The rules are slightly different in Northern Ireland because of the unique arrangements in place. This allows Northern Ireland parties to accept money from permissible donors in Ireland.  

Anything with a value of £500 or below is not regulated. However, the Electoral Commission warns parties to be alert to situations where it appears that a donor is attempting to evade PPERA by making a series of small donations, for example, if a number of donations of £400 are made from the same source in similar circumstances.

Donations over £500 must be from a permissible donor. Permissible donors in Great Britain are:

  • an individual registered on a UK electoral register, including overseas electors and those leaving bequests.
  • most UK-registered companies.
  • a Great Britain registered political party.
  • a UK-registered trade union.
  • a UK-registered building society.
  • a UK-registered limited liability partnership (LLP) that carries on business in the UK.
  • a UK-registered friendly society.
  • a UK-based unincorporated association that carries on business or other activities in the UK.

Parties can also accept donations from some types of trust and where someone pays for the reasonable costs of an overseas visit, they are deemed to be a permissible donor.

Anonymous donations over £500 are not permissible.

Parties in Northern Ireland may accept donations from similar individuals and organisations registered in Ireland (and vice versa). Foreign donations are prohibited in Ireland also.

Parties must ensure they know the true source of the money. If money is paid on behalf of someone else, the person handing over the donation (the agent) must tell the party:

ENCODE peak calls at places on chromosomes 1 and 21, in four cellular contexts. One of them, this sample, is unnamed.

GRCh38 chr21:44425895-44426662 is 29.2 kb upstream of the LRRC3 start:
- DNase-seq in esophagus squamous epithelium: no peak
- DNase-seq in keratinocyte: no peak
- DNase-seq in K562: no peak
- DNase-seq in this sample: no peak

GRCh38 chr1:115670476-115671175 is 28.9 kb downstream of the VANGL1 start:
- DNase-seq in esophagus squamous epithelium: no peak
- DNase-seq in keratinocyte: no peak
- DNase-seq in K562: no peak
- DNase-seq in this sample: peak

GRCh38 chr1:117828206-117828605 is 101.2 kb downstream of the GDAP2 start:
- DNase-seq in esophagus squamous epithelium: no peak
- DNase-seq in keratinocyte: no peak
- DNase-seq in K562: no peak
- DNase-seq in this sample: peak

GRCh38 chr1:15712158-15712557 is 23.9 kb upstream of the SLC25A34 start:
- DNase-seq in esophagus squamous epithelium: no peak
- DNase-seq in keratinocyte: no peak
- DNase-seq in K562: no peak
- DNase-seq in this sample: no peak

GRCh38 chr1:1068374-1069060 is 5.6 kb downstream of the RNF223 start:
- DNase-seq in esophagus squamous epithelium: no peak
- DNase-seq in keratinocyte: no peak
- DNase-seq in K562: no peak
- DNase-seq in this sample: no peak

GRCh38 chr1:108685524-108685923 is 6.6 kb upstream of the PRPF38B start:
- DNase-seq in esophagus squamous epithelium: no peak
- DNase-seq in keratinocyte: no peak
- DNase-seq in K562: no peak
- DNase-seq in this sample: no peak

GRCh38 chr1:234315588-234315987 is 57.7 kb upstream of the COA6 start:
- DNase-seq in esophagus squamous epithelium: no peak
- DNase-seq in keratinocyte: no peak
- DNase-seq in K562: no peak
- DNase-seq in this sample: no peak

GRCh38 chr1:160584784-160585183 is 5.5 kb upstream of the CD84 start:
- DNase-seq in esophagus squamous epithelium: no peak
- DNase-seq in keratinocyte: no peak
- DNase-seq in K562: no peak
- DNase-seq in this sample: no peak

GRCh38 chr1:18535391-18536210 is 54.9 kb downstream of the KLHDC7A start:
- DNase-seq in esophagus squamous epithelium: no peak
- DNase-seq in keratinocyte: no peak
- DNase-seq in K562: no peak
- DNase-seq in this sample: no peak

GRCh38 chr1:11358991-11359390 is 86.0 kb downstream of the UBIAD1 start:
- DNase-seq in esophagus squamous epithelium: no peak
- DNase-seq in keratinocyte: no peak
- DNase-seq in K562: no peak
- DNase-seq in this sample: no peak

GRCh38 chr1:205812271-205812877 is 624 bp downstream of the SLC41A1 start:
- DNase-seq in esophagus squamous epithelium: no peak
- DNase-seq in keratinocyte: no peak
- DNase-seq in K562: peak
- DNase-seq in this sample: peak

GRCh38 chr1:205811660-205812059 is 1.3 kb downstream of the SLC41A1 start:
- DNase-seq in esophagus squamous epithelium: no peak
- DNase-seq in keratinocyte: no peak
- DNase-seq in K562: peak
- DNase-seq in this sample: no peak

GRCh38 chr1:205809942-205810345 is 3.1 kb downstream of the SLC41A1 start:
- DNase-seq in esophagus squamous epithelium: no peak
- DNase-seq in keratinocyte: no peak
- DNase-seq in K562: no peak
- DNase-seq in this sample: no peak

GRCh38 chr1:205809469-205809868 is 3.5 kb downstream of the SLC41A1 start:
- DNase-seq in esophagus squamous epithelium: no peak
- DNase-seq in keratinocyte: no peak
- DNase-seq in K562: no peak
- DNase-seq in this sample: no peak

• that the donation is on behalf of someone else; and
  • the actual donor’s details.

An example of someone acting as an agent is where an event organiser is handing over the proceeds from a dinner held specifically to raise funds for a party.

Recent Issues

In an increasingly digital world concerns have been raised about the transparency of election campaigns and the money behind them.

In the Electoral Commission’s annual Public Opinion Tracker 70% of those surveyed agreed that it should be clear how much has been spent promoting online adverts by whom and also know why it has been targeted at them. Almost half also agreed that what could be found online was not trustworthy. The truthfulness or otherwise of campaign claims is not a matter for any regulatory body and voters must make their own choices. The rise of ‘fake news’ was an issue investigated by the Culture Media and Sport Committee in the last Parliament. Its report, Disinformation and ‘fake news’ made a series of recommendations, including on digital campaigning. The Government’s draft Online Safety Bill includes a clause (number 7) to create an obligation on OFCOM to form an advisory committee on disinformation and misinformation.